AUBURN, Alabama —Native azaleas are a favorite flowering shrub in Alabama. With many colors and their adaptability to a wide range of climates, they are a popular choice.
“With colors ranging from yellow to orange and orange-red flowers, native azaleas are among the most beautiful of Alabama’s indigenous flowering shrubs,” said Roosevelt Robinson, a regional Alabama Extension agent. “There are numerous native azalea species in Alabama. The Florida Flame, Plum Leaf and Sweet are a few examples.”
Native Azalea Species
There are many different species that are native to the Southeast. Landscapers and Alabamians can choose based on the color of the bloom and on the location they will live in.
- Piedmont Azalea (Rhododendron canescens): These azaleas are the first to bloom in the spring. They have a fragrant, pink bloom.
- Florida Azalea (R. austrinum): This species is native to north Florida. With yellow and orange blooms, these natives can grow 10 feet tall. They usually bloom in early April.
- Oconee Azalea (R. speciosum): These Georgia natives have non-fragrant red and orange blooms. Bloom time is around the beginning of April.
- Alabama Azalea (R. alabamense): The Alabama Azalea typically blooms in April. This species has a white bloom and can grow to be 8 feet tall.
- Pinxterbloom Azalea (R. nudiflorum): Native to north Alabama, this species features white, pink or violet blooms. It can grow up to 6 feet tall and blooms in April.
- Swamp Azalea (R. viscosum): Blooming in May or June, this native features fragrant, white flowers and can grow to be 5 feet tall.
- Flame Azalea (R. calendulaceum): The Flame Azalea features non-fragrant flower. The flowers are large and can be yellow, orange or red. This species blooms in late May and June, and they can grow to be 15 feet tall.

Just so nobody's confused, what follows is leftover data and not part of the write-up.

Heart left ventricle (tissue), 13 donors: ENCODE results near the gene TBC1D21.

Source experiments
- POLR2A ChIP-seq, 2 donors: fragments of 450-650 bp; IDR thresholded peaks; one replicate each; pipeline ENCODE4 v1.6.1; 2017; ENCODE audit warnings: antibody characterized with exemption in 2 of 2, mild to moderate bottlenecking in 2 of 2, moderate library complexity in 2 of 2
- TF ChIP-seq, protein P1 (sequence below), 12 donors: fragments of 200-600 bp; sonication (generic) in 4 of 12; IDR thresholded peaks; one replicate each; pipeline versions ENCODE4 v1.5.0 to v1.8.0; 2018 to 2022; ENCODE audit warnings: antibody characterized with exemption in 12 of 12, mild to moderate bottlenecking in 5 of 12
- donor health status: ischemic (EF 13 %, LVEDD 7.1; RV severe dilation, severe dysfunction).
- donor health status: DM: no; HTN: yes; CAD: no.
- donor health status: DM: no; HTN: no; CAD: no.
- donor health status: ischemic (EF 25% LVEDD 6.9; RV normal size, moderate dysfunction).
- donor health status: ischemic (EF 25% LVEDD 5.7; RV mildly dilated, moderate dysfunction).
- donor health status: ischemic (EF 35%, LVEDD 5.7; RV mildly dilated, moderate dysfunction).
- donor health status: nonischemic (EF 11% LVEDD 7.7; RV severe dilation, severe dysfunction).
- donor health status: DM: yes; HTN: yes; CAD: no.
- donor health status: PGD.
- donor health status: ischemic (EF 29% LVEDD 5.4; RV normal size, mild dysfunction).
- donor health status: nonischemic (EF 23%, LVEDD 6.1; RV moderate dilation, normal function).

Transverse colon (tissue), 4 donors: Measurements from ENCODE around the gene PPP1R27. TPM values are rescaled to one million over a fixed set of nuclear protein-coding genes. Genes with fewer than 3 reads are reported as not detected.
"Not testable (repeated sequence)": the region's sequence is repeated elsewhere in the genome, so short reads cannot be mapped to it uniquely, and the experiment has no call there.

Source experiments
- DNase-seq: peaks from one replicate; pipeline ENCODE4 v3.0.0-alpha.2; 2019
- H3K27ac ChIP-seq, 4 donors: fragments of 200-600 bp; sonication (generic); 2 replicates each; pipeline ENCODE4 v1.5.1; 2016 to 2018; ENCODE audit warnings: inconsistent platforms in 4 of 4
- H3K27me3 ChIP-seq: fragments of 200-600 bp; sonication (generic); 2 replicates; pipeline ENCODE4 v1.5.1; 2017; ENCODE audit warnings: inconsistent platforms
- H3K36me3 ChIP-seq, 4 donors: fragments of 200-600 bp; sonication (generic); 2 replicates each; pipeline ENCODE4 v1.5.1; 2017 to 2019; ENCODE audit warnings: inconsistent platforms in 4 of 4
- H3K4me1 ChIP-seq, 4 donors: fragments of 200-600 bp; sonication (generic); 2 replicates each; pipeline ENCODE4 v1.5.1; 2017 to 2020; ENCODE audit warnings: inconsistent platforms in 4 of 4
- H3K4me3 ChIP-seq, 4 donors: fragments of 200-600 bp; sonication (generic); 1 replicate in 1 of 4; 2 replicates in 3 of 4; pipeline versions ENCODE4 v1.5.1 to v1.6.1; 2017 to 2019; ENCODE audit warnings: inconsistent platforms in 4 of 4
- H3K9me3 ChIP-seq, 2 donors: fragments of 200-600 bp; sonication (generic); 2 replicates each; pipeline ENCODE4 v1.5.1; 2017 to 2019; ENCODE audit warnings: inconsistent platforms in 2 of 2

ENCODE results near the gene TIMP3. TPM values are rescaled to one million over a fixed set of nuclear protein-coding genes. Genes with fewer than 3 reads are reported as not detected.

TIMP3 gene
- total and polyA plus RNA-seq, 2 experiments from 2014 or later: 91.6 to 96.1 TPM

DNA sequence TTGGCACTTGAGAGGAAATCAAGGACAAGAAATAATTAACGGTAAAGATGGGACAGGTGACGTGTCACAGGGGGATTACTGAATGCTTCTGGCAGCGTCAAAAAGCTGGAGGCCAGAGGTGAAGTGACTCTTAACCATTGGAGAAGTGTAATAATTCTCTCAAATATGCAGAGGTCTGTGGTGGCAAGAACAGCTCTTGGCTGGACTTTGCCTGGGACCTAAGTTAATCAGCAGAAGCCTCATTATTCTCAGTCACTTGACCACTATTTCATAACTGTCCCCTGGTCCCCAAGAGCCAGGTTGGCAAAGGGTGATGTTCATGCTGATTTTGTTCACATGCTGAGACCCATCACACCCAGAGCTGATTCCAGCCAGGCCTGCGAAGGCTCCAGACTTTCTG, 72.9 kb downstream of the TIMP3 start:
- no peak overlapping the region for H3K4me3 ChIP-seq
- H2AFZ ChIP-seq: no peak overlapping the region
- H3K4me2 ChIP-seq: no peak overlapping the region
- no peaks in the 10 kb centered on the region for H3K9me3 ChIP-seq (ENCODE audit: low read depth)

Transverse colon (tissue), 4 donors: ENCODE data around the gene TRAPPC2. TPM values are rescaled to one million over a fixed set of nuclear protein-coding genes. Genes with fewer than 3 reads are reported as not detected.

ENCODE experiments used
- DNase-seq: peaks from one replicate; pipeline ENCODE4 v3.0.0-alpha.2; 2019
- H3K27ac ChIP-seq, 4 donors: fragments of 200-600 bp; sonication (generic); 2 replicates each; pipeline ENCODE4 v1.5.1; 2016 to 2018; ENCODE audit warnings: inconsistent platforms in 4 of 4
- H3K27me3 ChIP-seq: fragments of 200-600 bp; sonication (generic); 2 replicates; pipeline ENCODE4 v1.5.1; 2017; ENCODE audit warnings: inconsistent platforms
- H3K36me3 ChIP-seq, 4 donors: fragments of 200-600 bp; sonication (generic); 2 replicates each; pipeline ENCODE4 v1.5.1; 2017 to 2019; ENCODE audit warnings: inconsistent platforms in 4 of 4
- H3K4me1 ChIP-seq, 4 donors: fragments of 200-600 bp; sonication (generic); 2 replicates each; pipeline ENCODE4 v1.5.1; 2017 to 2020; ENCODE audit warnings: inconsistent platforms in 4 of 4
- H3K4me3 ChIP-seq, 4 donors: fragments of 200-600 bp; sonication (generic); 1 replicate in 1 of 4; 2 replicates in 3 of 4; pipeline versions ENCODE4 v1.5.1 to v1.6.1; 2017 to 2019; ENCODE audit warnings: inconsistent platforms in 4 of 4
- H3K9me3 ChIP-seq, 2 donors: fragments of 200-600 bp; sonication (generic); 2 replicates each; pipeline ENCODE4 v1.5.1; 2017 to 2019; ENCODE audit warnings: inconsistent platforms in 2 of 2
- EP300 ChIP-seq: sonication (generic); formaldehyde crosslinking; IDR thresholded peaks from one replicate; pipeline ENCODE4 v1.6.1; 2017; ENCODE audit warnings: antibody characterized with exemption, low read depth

- Sweet Azalea (R. arborescens): This azalea species is native to the Blue Ridge Mountains area. It features white, fragrant flowers and can grow to be 10 feet tall. It typically blooms in late May and June.
- Plumleaf Azalea (R. prunifolium): These azaleas are found at Callaway Gardens and typically only grow within 100 miles of Callaway Gardens. They have non-fragrant, orange and red blooms. They can grow to be 20 feet tall and typically bloom from July to August.
Native Azaleas and Their Characteristics
Azaleas have a wide variety of colors and growth heights.
Azaleas require an acid soil pH to grow properly. Check the soil pH of your site before you buy azaleas. If the pH is above 6.5 you can expect to spend additional money and effort to maintain a pH in the proper range for plant growth. It may be to your advantage to consider other kinds of landscape plants for that site.
Azaleas species can withstand freezing temperatures. However, a late frost, like one Alabamians experienced this year, can damage azaleas.
“Although azaleas are able to withstand freezing temperatures, an unexpected frost late in spring, after blooms form, can damage azalea bushes,” said Robinson. “Freezing temperatures and temperature fluctuations stress the plants, causing their bark to split or their leaves to curl. Due to having a shallow root systems, frozen soil can injure azalea roots if they are not protected.”
When choosing azaleas, it is important to select a type that is suitable for your climate. Alabamians should also consider their landscaping, soil preparation, watering and fertilizing needs, pruning and insects and disease control.
“I believe it’s more important to select a variety that is most suitable for your climate (heat tolerance and cold hardiness) and landscape,” said Robinson.
For more information on growing native azaleas as well as azalea hybrids, check out Azaleas from Alabama Extension.